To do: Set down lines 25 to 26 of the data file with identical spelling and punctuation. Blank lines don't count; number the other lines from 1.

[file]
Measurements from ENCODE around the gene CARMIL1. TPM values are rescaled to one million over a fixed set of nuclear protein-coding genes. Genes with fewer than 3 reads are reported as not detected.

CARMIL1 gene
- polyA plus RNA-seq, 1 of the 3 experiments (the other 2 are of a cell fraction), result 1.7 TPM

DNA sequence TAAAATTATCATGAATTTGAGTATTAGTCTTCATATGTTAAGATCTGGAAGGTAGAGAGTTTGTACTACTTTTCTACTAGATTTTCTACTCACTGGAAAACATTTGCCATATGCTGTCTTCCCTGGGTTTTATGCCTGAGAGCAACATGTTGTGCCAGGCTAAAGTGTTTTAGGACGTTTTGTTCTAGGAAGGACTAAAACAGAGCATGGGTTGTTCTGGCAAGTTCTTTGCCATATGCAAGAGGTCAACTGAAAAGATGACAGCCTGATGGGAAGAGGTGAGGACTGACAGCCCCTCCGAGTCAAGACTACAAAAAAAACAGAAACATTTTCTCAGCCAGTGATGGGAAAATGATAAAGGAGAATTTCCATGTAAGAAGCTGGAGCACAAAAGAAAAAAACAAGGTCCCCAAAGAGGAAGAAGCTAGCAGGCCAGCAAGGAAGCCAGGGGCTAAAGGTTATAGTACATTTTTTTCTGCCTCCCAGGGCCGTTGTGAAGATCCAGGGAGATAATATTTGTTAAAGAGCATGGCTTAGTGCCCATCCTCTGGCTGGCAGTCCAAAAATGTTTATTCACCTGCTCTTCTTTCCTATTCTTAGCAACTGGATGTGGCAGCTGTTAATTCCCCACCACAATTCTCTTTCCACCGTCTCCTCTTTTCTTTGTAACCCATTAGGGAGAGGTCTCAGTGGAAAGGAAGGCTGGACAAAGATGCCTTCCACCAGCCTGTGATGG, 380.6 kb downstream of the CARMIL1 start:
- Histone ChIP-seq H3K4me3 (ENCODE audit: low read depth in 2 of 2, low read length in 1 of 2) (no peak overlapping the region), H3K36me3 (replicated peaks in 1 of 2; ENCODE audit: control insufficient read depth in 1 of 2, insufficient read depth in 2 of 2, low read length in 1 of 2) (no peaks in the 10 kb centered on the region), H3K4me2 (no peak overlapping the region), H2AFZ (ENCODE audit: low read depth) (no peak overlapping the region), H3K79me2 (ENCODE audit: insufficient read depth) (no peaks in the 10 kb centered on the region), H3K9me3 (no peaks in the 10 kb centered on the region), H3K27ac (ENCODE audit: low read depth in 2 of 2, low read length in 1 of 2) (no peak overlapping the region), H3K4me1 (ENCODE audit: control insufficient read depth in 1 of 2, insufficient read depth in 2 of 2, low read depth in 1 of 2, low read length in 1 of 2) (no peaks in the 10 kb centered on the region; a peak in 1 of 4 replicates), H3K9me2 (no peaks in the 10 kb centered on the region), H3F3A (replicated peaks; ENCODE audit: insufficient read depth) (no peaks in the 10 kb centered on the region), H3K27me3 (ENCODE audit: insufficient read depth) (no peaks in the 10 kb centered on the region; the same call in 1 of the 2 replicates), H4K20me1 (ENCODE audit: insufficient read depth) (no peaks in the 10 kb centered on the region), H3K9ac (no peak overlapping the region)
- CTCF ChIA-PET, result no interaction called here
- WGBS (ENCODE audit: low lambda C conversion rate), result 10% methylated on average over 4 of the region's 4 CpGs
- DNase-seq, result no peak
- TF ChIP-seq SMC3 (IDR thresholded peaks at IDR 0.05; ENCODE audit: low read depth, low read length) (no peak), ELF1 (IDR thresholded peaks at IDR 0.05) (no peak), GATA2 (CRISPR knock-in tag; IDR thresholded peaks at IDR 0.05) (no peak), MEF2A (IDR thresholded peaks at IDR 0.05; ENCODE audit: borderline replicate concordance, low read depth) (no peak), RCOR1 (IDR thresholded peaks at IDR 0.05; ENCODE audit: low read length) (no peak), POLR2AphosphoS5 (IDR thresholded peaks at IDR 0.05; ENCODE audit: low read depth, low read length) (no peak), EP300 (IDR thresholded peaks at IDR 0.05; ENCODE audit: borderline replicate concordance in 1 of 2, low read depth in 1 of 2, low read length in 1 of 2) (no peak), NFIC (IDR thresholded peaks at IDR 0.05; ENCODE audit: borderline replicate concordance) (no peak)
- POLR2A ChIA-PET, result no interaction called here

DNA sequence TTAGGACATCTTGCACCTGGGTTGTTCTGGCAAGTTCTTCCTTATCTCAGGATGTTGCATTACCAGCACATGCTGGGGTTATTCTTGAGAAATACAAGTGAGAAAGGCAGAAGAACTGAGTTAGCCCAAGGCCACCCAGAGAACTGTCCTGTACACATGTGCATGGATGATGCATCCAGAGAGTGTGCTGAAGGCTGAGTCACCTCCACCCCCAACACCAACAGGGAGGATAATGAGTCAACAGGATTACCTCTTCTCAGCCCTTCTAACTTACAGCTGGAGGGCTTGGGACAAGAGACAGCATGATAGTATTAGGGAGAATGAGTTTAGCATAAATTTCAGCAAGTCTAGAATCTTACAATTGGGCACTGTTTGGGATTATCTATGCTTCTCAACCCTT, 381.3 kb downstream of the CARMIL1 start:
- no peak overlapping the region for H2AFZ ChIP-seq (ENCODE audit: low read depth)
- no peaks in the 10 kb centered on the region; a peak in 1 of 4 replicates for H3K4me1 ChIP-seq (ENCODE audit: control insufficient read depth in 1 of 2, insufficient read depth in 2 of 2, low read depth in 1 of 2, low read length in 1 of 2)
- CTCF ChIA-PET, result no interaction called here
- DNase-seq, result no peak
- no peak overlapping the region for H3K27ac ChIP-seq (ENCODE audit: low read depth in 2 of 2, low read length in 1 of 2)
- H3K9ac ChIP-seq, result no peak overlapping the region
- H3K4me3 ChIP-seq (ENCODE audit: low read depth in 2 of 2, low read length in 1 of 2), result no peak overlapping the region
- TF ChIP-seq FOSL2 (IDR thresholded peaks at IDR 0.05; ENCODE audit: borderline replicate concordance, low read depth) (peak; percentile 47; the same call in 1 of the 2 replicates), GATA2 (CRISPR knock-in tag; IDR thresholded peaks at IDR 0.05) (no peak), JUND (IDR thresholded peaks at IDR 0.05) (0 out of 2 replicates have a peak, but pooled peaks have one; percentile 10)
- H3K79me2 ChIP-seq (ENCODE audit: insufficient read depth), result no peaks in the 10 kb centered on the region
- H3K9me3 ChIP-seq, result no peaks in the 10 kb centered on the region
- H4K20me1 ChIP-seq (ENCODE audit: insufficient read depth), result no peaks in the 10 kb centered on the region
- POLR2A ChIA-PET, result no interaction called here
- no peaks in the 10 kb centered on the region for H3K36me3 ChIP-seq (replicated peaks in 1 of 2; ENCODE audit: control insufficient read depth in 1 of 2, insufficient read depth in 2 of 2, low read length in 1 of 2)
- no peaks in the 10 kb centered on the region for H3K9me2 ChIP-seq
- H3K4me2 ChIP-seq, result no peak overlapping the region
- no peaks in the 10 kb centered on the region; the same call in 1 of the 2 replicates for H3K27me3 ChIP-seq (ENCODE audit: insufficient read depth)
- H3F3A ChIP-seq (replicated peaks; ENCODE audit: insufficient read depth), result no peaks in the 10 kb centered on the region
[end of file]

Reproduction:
- no peaks in the 10 kb centered on the region for H3K9me2 ChIP-seq
- H3K4me2 ChIP-seq, result no peak overlapping the region